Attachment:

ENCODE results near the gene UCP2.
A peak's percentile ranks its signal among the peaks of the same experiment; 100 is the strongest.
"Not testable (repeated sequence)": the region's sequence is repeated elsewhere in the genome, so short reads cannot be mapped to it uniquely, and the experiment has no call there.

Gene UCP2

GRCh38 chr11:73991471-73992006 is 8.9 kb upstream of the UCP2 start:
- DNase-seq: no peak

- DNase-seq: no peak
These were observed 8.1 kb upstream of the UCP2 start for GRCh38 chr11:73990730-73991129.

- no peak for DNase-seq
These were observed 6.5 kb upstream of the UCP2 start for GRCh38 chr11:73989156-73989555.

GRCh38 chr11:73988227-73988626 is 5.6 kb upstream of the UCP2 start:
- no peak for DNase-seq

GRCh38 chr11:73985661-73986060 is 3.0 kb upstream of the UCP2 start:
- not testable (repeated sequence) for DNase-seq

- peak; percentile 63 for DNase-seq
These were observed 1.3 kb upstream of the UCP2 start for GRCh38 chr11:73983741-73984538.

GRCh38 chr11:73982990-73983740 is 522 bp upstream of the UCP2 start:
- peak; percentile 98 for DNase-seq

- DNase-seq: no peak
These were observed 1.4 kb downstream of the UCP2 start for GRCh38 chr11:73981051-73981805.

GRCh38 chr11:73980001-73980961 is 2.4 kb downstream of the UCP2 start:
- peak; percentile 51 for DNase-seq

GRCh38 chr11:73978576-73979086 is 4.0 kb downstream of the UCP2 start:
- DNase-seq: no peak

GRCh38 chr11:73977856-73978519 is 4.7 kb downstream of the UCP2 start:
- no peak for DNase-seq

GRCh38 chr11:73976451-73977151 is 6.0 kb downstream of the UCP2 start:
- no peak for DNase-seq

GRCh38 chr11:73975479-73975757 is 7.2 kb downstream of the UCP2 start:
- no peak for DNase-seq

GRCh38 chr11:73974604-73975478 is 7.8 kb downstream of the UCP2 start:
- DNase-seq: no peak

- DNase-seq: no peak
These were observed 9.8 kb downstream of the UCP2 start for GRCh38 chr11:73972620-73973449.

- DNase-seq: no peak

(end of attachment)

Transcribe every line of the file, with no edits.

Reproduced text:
ENCODE results near the gene UCP2.
A peak's percentile ranks its signal among the peaks of the same experiment; 100 is the strongest.
"Not testable (repeated sequence)": the region's sequence is repeated elsewhere in the genome, so short reads cannot be mapped to it uniquely, and the experiment has no call there.

Gene UCP2

GRCh38 chr11:73991471-73992006 is 8.9 kb upstream of the UCP2 start:
- DNase-seq: no peak

- DNase-seq: no peak
These were observed 8.1 kb upstream of the UCP2 start for GRCh38 chr11:73990730-73991129.

- no peak for DNase-seq
These were observed 6.5 kb upstream of the UCP2 start for GRCh38 chr11:73989156-73989555.

GRCh38 chr11:73988227-73988626 is 5.6 kb upstream of the UCP2 start:
- no peak for DNase-seq

GRCh38 chr11:73985661-73986060 is 3.0 kb upstream of the UCP2 start:
- not testable (repeated sequence) for DNase-seq

- peak; percentile 63 for DNase-seq
These were observed 1.3 kb upstream of the UCP2 start for GRCh38 chr11:73983741-73984538.

GRCh38 chr11:73982990-73983740 is 522 bp upstream of the UCP2 start:
- peak; percentile 98 for DNase-seq

- DNase-seq: no peak
These were observed 1.4 kb downstream of the UCP2 start for GRCh38 chr11:73981051-73981805.

GRCh38 chr11:73980001-73980961 is 2.4 kb downstream of the UCP2 start:
- peak; percentile 51 for DNase-seq

GRCh38 chr11:73978576-73979086 is 4.0 kb downstream of the UCP2 start:
- DNase-seq: no peak

GRCh38 chr11:73977856-73978519 is 4.7 kb downstream of the UCP2 start:
- no peak for DNase-seq

GRCh38 chr11:73976451-73977151 is 6.0 kb downstream of the UCP2 start:
- no peak for DNase-seq

GRCh38 chr11:73975479-73975757 is 7.2 kb downstream of the UCP2 start:
- no peak for DNase-seq

GRCh38 chr11:73974604-73975478 is 7.8 kb downstream of the UCP2 start:
- DNase-seq: no peak

- DNase-seq: no peak
These were observed 9.8 kb downstream of the UCP2 start for GRCh38 chr11:73972620-73973449.

- DNase-seq: no peak